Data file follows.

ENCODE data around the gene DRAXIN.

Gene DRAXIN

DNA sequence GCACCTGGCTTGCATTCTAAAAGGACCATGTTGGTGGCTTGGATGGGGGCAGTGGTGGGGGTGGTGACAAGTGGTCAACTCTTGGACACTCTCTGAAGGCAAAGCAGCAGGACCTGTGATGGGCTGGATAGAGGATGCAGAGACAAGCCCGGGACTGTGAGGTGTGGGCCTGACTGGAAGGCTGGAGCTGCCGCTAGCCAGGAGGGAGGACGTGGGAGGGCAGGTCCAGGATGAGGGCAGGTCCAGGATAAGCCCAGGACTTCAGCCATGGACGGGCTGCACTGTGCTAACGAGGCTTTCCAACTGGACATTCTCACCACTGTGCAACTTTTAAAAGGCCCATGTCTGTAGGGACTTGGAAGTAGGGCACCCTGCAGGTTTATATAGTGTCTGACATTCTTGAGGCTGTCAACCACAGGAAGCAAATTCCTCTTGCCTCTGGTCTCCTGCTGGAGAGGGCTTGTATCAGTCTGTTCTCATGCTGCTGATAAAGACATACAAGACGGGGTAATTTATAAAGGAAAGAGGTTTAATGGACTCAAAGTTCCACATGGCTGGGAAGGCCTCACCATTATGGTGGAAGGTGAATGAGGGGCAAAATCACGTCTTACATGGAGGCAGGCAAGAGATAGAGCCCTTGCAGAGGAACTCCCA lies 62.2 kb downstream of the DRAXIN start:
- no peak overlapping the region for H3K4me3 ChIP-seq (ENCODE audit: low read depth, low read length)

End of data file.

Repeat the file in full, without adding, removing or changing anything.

ENCODE data around the gene DRAXIN.

Gene DRAXIN

DNA sequence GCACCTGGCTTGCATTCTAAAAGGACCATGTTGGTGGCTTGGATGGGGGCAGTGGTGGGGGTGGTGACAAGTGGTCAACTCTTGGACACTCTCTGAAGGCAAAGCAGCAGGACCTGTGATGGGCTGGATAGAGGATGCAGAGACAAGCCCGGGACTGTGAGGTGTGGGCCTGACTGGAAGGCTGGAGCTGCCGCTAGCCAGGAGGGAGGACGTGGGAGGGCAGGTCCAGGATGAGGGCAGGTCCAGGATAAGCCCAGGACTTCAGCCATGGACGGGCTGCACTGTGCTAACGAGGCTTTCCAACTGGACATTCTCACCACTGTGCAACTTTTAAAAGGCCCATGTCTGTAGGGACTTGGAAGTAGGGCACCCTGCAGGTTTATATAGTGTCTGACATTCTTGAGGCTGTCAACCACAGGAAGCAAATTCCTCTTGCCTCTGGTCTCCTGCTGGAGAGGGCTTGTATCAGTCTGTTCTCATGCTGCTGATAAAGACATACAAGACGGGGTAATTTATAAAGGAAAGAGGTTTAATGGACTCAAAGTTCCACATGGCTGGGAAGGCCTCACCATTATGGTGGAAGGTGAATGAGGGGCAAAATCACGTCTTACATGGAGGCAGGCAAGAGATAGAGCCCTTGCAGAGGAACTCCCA lies 62.2 kb downstream of the DRAXIN start:
- no peak overlapping the region for H3K4me3 ChIP-seq (ENCODE audit: low read depth, low read length)